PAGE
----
By: Kimberly Waithe
Loans from commercial banks in Barbados stand at one of its lowest levels since the early 1990s. In fact, commercial bank credit has been sluggish since 2009, averaging around 0.6% annually over the past five years with recent figures showing a decline by -1.1%. This outturn represents a significant reversal considering that during 2004 to 2008 due to a credit boom lending grew by an average of 15% annually.
With the exception of the personal and government categories, declines in lending were seen across all of the main sectors (Figure 1). Loans to Government rose by US$31.7 million (35.7%) mainly due to a local bank providing partially funding for a medium-term facility during the first quarter of 2014. The personal sector, which assessed around half of total loans, grew marginally by 1.6%, which could be a reflection of consumers delaying their investment decisions in an environment of economic uncertainty (see Figures 1 and 2). On the other hand, loan growth to all other sectors were limited and further constrained by weak domestic demand. Particularly, decreases were recorded for the tourism (13.7%) and construction (3.1%) sectors, which have been two of the main drivers of economic activity in Barbados over the last several years (Figure 1).
Figure 1: Commercial Bank Credit by Sector
Given that loan growth has generally trended with domestic economic activity, commercial bank credit has been constrained by low and negative real economic growth, which has averaged 0.2% over the last five years (Figure 3). Moreover, businesses have been facing challenges in accessing credit with Barbados ranking 116 in the ranking of 189 economies, with the top regional performers being Jamaica (12th) and Trinidad and Tobago (36th).In fact, more than 30% of firms surveyed in Barbados believe that access to finance is a serious constraint to doing business. Some of the main challenges cited were the lack of knowledge regarding various funding facilities, high collateral requirements and the bureaucratic and legal challenges that must be overcome in order to access financing.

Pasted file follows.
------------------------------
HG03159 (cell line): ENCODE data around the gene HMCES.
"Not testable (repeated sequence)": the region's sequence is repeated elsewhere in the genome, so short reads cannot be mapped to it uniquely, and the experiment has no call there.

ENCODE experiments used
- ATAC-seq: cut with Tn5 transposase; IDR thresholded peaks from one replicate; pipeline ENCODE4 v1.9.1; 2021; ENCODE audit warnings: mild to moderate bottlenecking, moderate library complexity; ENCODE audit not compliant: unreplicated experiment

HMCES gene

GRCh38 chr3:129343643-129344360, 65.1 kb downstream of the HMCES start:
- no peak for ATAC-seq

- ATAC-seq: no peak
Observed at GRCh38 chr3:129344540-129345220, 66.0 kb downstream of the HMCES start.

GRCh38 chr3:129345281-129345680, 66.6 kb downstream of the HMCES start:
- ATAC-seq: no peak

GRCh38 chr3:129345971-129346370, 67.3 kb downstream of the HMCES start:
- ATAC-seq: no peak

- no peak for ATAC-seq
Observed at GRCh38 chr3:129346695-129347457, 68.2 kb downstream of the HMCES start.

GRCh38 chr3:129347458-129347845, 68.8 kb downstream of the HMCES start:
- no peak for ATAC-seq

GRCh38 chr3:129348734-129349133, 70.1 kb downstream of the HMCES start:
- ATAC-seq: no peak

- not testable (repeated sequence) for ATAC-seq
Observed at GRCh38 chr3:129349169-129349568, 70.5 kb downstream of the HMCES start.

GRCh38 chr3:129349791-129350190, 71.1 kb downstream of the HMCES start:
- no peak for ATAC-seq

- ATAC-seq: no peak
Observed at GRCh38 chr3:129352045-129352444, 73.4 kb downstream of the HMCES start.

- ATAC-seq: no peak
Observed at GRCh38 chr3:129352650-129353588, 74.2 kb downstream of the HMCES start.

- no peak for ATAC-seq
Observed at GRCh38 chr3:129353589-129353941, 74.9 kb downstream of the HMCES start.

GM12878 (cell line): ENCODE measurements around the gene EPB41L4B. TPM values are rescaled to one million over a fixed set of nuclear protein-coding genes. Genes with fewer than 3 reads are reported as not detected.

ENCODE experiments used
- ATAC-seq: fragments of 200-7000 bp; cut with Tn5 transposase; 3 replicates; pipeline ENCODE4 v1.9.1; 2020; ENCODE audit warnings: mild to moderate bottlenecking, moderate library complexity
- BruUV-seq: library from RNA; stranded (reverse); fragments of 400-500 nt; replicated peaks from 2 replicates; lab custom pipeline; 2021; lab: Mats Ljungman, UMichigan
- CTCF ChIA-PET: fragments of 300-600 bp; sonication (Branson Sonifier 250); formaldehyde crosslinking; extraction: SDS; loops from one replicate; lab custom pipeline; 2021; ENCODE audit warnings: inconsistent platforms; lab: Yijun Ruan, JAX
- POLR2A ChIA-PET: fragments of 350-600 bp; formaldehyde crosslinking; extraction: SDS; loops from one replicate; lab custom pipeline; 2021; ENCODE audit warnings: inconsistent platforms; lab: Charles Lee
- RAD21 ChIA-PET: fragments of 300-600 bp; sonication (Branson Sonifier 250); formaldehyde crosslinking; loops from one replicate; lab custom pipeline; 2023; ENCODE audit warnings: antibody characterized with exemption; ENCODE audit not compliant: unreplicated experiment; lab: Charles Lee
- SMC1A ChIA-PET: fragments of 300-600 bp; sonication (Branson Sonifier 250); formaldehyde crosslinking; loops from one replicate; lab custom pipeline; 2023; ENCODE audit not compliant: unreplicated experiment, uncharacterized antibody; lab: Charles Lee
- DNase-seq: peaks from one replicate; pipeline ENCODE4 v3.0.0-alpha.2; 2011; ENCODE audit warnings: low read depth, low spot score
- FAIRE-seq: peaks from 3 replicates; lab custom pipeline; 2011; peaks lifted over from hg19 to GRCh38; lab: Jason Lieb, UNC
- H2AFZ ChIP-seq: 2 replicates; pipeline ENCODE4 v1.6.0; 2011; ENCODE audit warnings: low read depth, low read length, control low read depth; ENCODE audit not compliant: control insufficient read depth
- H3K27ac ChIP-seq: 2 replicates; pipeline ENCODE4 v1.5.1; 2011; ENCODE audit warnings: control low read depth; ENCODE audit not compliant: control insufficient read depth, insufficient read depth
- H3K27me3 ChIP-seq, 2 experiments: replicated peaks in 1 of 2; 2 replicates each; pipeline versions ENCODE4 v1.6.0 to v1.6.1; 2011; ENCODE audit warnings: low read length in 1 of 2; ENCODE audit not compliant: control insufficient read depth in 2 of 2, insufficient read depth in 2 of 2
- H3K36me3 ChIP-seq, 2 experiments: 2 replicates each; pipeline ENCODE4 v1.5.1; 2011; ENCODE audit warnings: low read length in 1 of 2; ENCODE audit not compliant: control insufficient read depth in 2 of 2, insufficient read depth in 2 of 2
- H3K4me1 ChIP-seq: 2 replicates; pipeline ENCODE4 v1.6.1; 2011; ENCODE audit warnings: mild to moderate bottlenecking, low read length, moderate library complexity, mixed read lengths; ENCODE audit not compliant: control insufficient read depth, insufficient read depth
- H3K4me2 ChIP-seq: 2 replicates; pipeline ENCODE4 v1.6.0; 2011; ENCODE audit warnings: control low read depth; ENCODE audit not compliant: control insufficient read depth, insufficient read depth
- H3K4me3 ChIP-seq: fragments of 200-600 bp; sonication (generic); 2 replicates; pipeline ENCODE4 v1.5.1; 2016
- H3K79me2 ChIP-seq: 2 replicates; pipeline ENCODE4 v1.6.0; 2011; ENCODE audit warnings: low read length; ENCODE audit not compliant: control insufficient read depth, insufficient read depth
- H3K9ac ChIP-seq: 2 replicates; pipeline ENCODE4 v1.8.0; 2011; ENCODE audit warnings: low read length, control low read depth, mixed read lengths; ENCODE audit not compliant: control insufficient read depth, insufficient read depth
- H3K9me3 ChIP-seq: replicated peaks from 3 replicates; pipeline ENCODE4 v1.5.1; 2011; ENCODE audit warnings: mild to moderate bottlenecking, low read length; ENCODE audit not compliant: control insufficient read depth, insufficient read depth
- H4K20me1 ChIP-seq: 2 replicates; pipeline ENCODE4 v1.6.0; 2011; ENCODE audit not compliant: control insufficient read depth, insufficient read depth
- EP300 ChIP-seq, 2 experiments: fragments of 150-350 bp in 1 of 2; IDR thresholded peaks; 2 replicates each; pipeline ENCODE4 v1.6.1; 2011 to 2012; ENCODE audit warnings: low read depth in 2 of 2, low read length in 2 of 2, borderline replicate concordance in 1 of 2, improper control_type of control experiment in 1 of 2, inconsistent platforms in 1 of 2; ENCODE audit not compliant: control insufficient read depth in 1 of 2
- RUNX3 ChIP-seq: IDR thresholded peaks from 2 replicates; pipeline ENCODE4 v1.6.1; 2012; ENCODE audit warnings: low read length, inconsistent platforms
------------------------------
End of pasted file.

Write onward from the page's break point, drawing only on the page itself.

Figure 3: Loan Growth and real GDP growth
So what does this mean?
Although the banking system is highly liquid with overall capital adequacy ratios of around 19%, well above the 8% minimum requirement of the Central Bank, loan growth has been trending in the opposite direction. The effect on growth goes both ways, that is, while lending has been sluggish as a response to weak economic conditions, at the same time lower private investment decreases the contribution of these sectors to economic output. In fact, credit to the non-financial private sector has been declining since 2011, contracting by an estimated -4.6% in 2014.
The Government, through the provision of incentives, aims to promote large, private tourism-related capital projects as a means of boosting growth. However, is this enough? Is the economic climate further exacerbating an underlying problem with respect to accessing credit? Are banks being more cautious in lending given the domestic environment? Are businesses aware of the various lending facilities? What I would conclude is that increased efforts are needed to create an enabling environment for private investment. This can be achieved by improving the availability of credit information to facilitate lending decisions as well as reducing the lengthy bureaucratic procedures and legal proceedings associated with accessing credit. Moreover, greater macroeconomic stability lowers the risks related to borrowing. Stability would spark investor and consumer confidence and boost economic activity going forward.